Contents

🔎 Creating a VM for fun - Part 2: C

Note
This is the second part of my series about creating a custom virtual machine: part 1 - assembly VM.

The code is here: https://github.com/OxNinja/C-VM

Introduction

Doing the PoC in assembly (see part 1) gave me enough information about how to create my own virtual machine, I got the basic concepts for such a subject, such as:

  • Parsing opcode
  • Emulating instruction
  • Use of virtual registers

It also showed me the limitations of this language, I needed a more sofisticated yet low level one, C was the perfect match 🥵.

Architecture

I came with the following flow for the VM:

PoC||GTFO

Let’s break down how I created this VM.

Registers

In order to store information such as inputs or outputs, I needed some registers. These must be readable and writeable from anywhere in my program, I needed to make either a forbidden global variable, or create a local one which will be passed to the used functions. I went with the second solution, as it is less dirty, and I wanted to try my best by using pointers and C stuff.

I created a struct for my registers:

 1
 2
 3
 4
 5
 6
 7
 8
 9
10
11
12
13
typedef struct Registers {
  // common operations registers
  int a, b, c, d;

  // array to work with when manipulating registers' indexes
  // each element will point to the address of the correspponding register
  // see `setup_registers()` for more details
  int *registers[4];

  // flags are stored in one integer, using masks to extract them
  // remainder, zero (cmp)
  int flags;
} Registers;

I started to work with only 4 registers a, b, c, d and one for the flags after instruction’s execution.

I also needed a way to (re)set the said registers to whatever I wanted, so I created this reset function:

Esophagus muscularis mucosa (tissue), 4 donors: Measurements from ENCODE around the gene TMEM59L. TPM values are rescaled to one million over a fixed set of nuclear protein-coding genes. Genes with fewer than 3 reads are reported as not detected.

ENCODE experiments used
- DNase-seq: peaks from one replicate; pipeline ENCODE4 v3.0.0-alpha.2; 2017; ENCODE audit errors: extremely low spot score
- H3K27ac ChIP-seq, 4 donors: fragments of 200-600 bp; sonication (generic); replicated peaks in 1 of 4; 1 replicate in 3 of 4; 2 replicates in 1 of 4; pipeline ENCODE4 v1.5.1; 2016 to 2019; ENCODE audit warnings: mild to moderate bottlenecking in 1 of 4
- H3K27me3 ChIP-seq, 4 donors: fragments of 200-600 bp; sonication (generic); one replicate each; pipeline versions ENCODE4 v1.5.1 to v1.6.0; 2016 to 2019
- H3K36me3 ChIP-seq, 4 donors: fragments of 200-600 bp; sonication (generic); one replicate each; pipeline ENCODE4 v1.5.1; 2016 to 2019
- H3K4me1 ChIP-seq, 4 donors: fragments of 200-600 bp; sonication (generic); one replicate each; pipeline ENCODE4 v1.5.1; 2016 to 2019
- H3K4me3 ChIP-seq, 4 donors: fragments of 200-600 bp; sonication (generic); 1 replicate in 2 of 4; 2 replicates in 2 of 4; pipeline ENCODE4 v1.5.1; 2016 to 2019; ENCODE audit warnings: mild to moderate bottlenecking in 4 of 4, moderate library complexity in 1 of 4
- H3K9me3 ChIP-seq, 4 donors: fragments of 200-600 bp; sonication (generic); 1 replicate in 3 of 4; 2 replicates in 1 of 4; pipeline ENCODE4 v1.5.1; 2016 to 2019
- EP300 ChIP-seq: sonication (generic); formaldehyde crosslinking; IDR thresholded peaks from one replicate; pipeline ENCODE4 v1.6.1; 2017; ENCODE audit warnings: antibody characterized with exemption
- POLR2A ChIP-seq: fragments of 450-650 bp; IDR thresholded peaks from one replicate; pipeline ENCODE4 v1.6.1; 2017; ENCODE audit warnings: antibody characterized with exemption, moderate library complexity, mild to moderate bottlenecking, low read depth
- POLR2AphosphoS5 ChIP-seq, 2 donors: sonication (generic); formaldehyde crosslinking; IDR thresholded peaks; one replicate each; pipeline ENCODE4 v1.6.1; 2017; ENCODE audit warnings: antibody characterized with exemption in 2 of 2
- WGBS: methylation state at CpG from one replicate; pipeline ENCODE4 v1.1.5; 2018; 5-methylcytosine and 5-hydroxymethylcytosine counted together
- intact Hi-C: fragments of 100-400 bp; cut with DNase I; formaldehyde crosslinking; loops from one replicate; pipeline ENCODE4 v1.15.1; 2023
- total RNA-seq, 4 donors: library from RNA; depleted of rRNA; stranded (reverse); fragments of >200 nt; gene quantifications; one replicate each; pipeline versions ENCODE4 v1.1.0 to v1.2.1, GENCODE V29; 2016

1
 2
 3
 4
 5
 6
 7
 8
 9
10
11
12
13
14
15
16
17
18
19
20
21
22
23
24
25
26
27
28
29
30
31
32
/* Set all registers in the array in order to easyliy manupulate them
 * like: regs->registers[2] = 0x2a;
 * is the same as: regs->c = 0x2a;
 */
void setup_registers(Registers *regs) {
  // each element of the array points to the corresponding register's address
  regs->registers[0] = &regs->a;
  regs->registers[1] = &regs->b;
  regs->registers[2] = &regs->c;
  regs->registers[3] = &regs->d;
}

/* Just print the values
 */
void print_registers(Registers *regs) {
  printf("=== Registers: ===\n");
  printf("a: 0x%x\n", regs->a);
  printf("b: 0x%x\n", regs->b);
  printf("c: 0x%x\n", regs->c);
  printf("d: 0x%x\n", regs->d);
  printf("flags: 0x%x\n", regs->flags);
}

/* Force the values of the registers to 0
 */
void reset_registers(Registers *regs) {
  regs->a = 0;
  regs->b = 0;
  regs->c = 0;
  regs->d = 0;
  regs->flags = 0;
}

Emulation

Emulating an instruction is very basic:

  1. Parse the input
  2. Detect the corresponding instruction
  3. Execute the instruction

But I wanted to do something a bit fancy here: instead of just make a big 0xswitch statement, I created a map, or more precisely an array of pointers of functions. Meaning that each entry of the array is a pointer, pointing to the corresponding function to call:

 1
 2
 3
 4
 5
 6
 7
 8
 9
10
11
12
13
14
15
16
17
18
19
20
21
22
void emulate(Registers *regs, int shellcode) {
  // parsing the input to extract only the opcode
  int opcode = (shellcode & 0xff000000) >> 0x18;

  // instructions is an array of pointers of function
  // each index points to the according function corresponding to the opcode
  // it is very easy to change the opcode for a certain function